Lindsey Fuller, a member of CSO, also worked the event in hopes of spreading hunger and homelessness awareness to the students of KSC.
She explained that hunger is not just how much a person has to eat, but the quality of the food and nutrition they are getting.
“Homelessness isn’t just living in a shopping cart. Someone could be living in a shelter or staying with a friend,” Fuller said.
She said that by focusing more on hunger and homelessness in America, more students would feel the impact.
Members that participated in the event said they felt a large impact. Madeleine Nossiff lucked out with a “1” card and sat with fellow students representing one percent of Americans.
“My first thought was the amount of food — I was definitely aware of the abundance,” Nossiff said. She said she felt as though she was in a higher position than the other classes. “It was a good stimulation and very eye-opening,” Nossiff said as the event came to a close.
Nick Swain was a participant of the middle class that had been downgraded to the lower class after a natural disaster hit his supposed family during the stimulation.
“I come from a middle class family, but it really puts hunger and homelessness into perspective that anything can happen,” Swain said. Participants agreed that the stimulation was a success and were impacted by the event.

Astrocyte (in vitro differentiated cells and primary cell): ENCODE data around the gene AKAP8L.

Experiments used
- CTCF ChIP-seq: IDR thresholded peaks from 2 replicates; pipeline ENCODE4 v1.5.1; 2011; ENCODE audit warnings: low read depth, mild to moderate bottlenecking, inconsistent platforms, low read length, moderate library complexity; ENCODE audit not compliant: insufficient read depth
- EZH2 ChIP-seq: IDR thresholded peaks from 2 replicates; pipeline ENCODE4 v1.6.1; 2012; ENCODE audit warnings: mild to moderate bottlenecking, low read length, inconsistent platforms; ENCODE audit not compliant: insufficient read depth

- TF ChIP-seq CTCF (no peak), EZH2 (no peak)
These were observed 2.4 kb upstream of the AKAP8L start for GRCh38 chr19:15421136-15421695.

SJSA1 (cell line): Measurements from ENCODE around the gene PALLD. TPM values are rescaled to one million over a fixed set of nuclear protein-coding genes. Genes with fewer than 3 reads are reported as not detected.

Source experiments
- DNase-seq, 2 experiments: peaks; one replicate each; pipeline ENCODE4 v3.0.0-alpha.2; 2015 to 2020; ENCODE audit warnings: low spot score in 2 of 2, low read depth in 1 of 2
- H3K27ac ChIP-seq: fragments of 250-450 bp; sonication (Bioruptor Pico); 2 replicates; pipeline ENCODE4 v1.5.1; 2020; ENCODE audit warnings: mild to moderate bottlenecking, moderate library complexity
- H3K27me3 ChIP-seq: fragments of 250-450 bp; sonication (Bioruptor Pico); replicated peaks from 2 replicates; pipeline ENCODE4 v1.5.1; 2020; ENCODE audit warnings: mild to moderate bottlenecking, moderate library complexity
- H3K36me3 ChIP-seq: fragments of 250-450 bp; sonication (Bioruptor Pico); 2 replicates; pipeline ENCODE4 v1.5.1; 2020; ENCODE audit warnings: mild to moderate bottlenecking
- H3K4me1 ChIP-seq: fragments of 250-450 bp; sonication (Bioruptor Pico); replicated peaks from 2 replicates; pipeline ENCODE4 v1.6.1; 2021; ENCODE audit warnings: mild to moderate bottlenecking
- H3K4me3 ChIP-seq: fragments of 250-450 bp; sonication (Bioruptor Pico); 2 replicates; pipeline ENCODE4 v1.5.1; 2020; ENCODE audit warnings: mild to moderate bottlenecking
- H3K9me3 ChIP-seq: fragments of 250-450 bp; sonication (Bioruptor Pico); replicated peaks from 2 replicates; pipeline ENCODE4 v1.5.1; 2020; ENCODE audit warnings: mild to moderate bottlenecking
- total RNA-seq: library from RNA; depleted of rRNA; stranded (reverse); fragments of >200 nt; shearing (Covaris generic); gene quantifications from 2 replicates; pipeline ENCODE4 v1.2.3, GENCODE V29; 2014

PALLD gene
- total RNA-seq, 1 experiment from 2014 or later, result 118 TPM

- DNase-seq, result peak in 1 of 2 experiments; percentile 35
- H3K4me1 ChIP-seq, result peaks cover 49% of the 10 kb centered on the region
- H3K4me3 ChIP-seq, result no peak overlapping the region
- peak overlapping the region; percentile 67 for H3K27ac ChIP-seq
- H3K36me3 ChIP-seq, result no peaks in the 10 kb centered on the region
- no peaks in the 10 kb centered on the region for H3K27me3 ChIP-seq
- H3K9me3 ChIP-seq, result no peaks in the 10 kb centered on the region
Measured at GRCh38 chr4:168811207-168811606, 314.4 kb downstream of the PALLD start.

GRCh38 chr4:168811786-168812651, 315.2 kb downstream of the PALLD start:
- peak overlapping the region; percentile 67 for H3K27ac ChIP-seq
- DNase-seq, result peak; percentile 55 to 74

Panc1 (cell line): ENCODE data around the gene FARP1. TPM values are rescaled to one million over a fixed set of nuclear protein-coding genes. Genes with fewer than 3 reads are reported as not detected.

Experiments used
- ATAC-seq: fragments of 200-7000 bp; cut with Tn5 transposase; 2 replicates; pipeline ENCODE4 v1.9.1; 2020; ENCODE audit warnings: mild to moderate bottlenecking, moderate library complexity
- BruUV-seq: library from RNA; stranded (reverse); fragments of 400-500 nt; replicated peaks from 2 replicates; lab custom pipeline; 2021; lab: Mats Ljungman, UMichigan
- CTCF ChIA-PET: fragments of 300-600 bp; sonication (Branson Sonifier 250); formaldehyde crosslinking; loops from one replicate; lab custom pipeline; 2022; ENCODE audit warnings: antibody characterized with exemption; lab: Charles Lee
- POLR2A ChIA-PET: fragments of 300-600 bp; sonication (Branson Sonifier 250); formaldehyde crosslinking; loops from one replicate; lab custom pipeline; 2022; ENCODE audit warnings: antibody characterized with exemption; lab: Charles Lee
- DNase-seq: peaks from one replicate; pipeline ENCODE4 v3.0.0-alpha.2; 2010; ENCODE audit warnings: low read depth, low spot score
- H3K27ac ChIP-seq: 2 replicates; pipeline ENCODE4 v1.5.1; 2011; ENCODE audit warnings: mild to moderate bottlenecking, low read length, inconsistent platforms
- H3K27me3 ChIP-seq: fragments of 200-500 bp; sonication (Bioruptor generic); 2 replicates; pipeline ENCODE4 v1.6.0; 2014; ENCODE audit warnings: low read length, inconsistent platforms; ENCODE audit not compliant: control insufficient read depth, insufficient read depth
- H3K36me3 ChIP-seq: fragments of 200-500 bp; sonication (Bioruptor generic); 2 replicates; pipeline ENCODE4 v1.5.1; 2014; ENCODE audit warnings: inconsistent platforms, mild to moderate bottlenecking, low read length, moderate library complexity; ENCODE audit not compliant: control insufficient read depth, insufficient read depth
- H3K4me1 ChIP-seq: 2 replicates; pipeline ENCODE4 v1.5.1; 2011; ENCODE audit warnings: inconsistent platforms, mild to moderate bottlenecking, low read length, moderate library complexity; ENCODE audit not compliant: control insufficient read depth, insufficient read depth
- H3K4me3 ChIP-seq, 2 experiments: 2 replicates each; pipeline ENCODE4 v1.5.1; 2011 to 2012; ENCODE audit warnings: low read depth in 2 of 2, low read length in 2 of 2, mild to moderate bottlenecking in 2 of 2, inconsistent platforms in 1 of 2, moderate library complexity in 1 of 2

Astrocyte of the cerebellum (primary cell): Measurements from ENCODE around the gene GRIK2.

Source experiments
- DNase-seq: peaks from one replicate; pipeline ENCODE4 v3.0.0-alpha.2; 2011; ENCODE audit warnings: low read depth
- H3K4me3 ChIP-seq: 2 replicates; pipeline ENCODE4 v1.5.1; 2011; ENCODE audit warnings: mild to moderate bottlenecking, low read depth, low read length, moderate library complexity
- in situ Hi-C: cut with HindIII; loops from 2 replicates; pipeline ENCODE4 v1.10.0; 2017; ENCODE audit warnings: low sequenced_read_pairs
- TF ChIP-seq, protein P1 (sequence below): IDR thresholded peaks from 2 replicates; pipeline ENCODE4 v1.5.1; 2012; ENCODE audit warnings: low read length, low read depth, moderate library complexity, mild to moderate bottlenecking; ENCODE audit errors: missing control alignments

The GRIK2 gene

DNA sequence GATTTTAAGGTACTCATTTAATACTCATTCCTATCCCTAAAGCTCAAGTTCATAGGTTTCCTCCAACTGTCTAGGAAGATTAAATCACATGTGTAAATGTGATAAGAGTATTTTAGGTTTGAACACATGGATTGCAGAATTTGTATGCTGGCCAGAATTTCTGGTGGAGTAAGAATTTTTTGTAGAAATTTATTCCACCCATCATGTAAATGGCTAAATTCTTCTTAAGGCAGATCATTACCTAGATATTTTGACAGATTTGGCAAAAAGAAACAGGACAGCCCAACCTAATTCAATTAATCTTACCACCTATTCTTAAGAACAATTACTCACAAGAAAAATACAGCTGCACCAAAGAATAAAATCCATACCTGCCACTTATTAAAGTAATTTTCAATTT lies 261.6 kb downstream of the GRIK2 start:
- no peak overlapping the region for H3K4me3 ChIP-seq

On Thursday, Nov. 20, the Great American Sleep Out was scheduled to take place on the student center lawn.
The event had expected 50-100 students to spend a night outside to bring awareness about homelessness in Keene.
The Sleep Out was cancelled due to dangerous weather conditions as temperatures continued to drop. Jeremiah Miller, director of the event, explained the Sleep Out was designed to attract students to ask questions about homelessness.
Miller explained his hopes of KSC Greek Life and athletic teams competing with each other to make for a fun event.
“Students will never understand homelessness until they face the conditions themselves,” he said. Miller said the event is rescheduled for the spring.
MacKenzie Clarke can be contacted at firstname.lastname@example.org